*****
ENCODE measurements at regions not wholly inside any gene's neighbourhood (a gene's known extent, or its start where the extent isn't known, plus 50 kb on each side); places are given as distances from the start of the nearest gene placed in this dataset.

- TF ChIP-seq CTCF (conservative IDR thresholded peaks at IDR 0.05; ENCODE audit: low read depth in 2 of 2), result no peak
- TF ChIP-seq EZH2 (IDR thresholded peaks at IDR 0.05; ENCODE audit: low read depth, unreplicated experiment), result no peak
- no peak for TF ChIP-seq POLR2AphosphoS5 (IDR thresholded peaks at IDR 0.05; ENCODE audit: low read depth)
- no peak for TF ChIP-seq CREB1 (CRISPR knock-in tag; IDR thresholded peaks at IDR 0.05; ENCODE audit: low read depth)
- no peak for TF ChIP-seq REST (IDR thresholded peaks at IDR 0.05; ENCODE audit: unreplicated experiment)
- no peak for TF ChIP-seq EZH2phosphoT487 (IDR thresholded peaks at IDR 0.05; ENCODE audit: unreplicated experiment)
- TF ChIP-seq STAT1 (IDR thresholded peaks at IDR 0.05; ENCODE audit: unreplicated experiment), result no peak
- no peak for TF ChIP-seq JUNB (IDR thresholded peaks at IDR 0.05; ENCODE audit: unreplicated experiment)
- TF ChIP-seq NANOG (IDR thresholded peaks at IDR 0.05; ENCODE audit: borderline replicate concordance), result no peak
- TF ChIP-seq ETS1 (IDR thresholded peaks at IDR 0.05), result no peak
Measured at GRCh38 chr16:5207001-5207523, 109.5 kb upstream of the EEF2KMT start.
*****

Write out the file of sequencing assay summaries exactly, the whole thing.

ENCODE measurements at regions not wholly inside any gene's neighbourhood (a gene's known extent, or its start where the extent isn't known, plus 50 kb on each side); places are given as distances from the start of the nearest gene placed in this dataset.

- TF ChIP-seq CTCF (conservative IDR thresholded peaks at IDR 0.05; ENCODE audit: low read depth in 2 of 2), result no peak
- TF ChIP-seq EZH2 (IDR thresholded peaks at IDR 0.05; ENCODE audit: low read depth, unreplicated experiment), result no peak
- no peak for TF ChIP-seq POLR2AphosphoS5 (IDR thresholded peaks at IDR 0.05; ENCODE audit: low read depth)
- no peak for TF ChIP-seq CREB1 (CRISPR knock-in tag; IDR thresholded peaks at IDR 0.05; ENCODE audit: low read depth)
- no peak for TF ChIP-seq REST (IDR thresholded peaks at IDR 0.05; ENCODE audit: unreplicated experiment)
- no peak for TF ChIP-seq EZH2phosphoT487 (IDR thresholded peaks at IDR 0.05; ENCODE audit: unreplicated experiment)
- TF ChIP-seq STAT1 (IDR thresholded peaks at IDR 0.05; ENCODE audit: unreplicated experiment), result no peak
- no peak for TF ChIP-seq JUNB (IDR thresholded peaks at IDR 0.05; ENCODE audit: unreplicated experiment)
- TF ChIP-seq NANOG (IDR thresholded peaks at IDR 0.05; ENCODE audit: borderline replicate concordance), result no peak
- TF ChIP-seq ETS1 (IDR thresholded peaks at IDR 0.05), result no peak
Measured at GRCh38 chr16:5207001-5207523, 109.5 kb upstream of the EEF2KMT start.